Jun 05, 2009
A "Charitable" Belmont?
By: by Jeff Frank, Contributing Editor
Philadelphia, PA (Sports Network) - Kentucky Derby winner Mine That Bird is the 2-1 morning line favorite to win the Belmont Stakes.
Even though the Preakness runner-up cannot win the Triple Crown, his jockey Calvin Borel could make history by becoming the first rider to pilot two different horses to victory in the series.
Borel went on record guaranteeing a win for Mine That Bird after the gelding worked four furlongs in 50 seconds flat at Churchill Downs this past Monday morning. Who can blame him? It seems everything he touches these days turns to gold.
Mine That Bird shocked the nation on May 2 with his overpowering 50-1 victory in the Kentucky Derby. The general consensus after the race was that of sheer astonishment, since the May foal wasn't even a contender until the second half of April when it appeared he had enough graded earnings to qualify for the race. Heck, even his trainer wasn't thinking "Derby" since he entered the gelding in a pair of ungraded races at Sunland Park in New Mexico.
Now, less than three months later, Mine That Bird is the star of the show and "the little horse that could" has every right to win the Belmont Stakes. However, it's not a forgone conclusion he'll be in the winner's circle come Saturday, even though he's defeated six of the other nine horses in the race.
One of the colts he has yet to beat is Charitable Man, who is undefeated at both Belmont Park and on conventional dirt.
The $200,000 yearling purchase has raced only four times with three wins, including a pair of grade II stakes. His last effort in the Peter Pan was nothing short of sensational, as he pulled away through the stretch for a 3 3/4-length victory in 1:47 for the mile and one-eighth event.
It's been a long time since the Peter Pan winner has won the "Test of Champions."
A.P. Indy was the last horse to accomplish the feat way back in 1992. However, 10 years ago, Lemon Drop Kid used a third-place finish in the Peter Pan to win the Belmont. Coincidentally, Lemon Drop Kid is Charitable Man's sire.
Kiaran McLaughlin, who trained Jazil to win the Belmont in 2006, has always been very confident in Charitable Man's abilities, but a major injury last September stifled his plans for a huge run at the Kentucky Derby.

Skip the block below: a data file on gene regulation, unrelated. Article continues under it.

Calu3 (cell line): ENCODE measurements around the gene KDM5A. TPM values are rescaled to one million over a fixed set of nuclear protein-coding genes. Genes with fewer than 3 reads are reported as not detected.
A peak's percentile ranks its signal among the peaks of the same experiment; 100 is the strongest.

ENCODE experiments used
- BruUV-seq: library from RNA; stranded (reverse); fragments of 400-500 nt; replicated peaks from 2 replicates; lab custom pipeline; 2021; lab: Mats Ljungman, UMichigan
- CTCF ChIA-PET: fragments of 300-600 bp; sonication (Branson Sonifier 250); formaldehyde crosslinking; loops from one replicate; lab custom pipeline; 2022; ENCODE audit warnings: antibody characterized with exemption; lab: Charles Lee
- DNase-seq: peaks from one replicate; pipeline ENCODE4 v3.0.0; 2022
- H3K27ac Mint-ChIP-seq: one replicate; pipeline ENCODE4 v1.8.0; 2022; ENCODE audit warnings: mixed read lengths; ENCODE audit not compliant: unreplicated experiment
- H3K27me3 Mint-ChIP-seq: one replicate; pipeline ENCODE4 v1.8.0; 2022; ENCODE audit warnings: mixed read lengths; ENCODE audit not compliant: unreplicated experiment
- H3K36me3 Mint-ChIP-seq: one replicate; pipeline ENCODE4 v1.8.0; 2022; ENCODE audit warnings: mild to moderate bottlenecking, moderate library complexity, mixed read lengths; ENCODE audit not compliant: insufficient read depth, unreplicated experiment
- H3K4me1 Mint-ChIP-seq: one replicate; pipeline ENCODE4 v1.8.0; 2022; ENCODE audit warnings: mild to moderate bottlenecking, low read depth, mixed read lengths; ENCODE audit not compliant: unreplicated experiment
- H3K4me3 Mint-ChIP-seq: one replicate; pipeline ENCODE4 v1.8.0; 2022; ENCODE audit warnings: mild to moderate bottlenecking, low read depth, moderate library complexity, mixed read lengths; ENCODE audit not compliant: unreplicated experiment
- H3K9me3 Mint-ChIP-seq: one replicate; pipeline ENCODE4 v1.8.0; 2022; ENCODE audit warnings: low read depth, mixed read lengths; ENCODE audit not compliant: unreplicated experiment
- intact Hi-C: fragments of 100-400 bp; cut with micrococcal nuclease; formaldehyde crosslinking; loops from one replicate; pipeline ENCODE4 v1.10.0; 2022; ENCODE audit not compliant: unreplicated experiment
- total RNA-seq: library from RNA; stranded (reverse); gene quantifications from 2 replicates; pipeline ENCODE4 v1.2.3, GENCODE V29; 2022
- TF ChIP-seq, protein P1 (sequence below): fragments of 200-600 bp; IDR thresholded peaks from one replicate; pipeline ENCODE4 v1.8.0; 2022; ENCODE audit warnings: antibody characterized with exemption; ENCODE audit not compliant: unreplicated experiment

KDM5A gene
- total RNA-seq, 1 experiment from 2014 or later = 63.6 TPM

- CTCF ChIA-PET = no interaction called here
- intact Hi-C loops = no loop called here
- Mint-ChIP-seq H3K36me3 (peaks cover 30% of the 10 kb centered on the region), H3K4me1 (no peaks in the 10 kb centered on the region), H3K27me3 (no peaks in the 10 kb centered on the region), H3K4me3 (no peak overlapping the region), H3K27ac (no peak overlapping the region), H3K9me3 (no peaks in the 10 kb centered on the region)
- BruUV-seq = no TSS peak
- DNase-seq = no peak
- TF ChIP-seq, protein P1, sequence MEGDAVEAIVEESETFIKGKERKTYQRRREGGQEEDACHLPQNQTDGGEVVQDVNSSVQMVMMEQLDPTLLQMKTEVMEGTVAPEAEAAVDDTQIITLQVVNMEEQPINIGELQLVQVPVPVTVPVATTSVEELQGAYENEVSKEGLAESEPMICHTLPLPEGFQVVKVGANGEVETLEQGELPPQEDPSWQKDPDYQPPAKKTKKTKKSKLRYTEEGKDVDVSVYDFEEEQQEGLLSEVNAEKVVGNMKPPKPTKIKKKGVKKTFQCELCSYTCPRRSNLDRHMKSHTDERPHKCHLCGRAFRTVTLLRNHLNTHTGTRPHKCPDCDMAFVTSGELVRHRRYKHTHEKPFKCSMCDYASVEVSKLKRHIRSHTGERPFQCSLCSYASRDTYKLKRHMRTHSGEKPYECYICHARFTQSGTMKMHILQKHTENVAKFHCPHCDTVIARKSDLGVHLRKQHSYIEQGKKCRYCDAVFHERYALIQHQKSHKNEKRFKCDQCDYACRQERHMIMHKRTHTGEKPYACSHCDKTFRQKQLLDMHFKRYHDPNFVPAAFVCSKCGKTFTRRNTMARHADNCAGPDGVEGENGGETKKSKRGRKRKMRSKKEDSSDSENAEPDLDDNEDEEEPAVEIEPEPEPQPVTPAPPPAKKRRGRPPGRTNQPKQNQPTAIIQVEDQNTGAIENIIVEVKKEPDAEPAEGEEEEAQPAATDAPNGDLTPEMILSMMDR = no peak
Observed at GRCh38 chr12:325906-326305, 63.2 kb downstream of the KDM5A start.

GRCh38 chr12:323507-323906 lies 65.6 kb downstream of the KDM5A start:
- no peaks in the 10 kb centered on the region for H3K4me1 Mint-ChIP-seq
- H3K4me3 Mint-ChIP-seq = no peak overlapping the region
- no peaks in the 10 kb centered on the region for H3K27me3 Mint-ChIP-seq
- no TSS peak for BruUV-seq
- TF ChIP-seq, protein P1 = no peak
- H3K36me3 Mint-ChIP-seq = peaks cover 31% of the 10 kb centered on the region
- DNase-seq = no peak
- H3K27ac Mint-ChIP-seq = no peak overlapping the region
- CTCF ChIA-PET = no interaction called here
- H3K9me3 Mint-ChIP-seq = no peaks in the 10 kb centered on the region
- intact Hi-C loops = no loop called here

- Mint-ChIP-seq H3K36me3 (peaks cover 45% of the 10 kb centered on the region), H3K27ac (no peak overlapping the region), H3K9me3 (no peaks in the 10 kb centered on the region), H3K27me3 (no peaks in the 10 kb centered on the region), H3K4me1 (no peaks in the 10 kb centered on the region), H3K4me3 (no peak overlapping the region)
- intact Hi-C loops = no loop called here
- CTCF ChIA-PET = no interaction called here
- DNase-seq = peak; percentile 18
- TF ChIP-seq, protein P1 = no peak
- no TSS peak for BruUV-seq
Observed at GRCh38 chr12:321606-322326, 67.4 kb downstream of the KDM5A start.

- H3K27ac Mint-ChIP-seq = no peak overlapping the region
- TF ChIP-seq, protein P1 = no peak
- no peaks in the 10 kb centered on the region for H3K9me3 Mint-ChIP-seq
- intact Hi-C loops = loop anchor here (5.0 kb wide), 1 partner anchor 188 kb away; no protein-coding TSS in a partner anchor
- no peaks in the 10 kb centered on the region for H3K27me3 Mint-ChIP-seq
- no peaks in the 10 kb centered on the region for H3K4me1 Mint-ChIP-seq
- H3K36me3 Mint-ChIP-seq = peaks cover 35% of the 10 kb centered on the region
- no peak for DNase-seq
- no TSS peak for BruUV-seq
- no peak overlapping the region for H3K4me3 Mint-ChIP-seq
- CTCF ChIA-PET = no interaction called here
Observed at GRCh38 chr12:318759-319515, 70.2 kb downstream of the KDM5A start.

Two weeks after winning the Futurity at Belmont Park last September, shin surgery forced the colt out of training until late January. It took him almost three months to make his three-year-old debut in the Blue Grass Stakes at Keeneland on April 11. It was an ambitious spot for his first race in seven months, going nine furlongs around two turns on a Polytrack surface he had never seen before.
Charitable Man was no longer undefeated after the seventh-place finish. However, he returned to his home track at Belmont Park and won the Peter Pan Stakes four weeks later as the 8-5 favorite. He received the perfect trip that afternoon sitting well behind Hello Broadway, who opened up an eight-length lead down the backstretch. Jockey Alan Garcia then reeled in the front-runner at the top of the stretch, and had more than enough left in the tank to hold off Imperial Council through the lane.
It's true Charitable Man has never faced Mine That Bird, but he did knock off a horse that finished ahead of the Derby winner. Scorewithcater, who defeated Mine That Bird in both the Borderland and Sunland Derbies, finished a well- beaten fifth in the Peter Pan, outrun by over a dozen lengths.
Another advantage Charitable Man has over the field is his running style. Eight of the 10 starters lack any type of early speed, which will place the bulk of them at an immediate disadvantage. It's entirely possible for Charitable Man to have a five-length lead heading into the homestretch of the 141st running of the Belmont Stakes.
THE OTHER SPEED